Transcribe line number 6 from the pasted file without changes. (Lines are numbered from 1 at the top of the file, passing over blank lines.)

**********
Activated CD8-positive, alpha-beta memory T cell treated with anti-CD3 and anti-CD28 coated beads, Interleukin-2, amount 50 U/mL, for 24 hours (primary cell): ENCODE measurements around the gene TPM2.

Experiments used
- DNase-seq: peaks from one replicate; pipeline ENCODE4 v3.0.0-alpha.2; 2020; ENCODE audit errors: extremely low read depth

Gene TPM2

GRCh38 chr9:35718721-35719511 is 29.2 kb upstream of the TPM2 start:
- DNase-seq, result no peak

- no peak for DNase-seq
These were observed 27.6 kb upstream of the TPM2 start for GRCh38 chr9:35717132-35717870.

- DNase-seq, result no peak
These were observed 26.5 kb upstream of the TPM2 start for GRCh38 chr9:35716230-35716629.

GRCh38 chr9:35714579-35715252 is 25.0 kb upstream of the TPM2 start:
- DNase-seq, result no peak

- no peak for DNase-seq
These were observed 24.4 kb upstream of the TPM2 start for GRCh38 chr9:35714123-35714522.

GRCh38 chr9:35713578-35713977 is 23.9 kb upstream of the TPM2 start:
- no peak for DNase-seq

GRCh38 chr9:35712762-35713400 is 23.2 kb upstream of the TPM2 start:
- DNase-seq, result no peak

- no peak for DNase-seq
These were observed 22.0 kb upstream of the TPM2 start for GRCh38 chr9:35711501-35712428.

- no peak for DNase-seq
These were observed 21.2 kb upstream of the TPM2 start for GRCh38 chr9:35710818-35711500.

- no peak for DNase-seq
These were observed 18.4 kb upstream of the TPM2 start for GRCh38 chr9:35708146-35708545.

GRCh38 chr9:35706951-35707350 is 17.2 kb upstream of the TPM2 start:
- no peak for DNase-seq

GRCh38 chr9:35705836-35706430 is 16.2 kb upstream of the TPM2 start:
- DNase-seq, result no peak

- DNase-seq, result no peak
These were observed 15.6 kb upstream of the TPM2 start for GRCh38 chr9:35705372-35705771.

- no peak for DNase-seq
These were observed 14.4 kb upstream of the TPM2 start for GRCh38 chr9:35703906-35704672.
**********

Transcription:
- DNase-seq, result no peak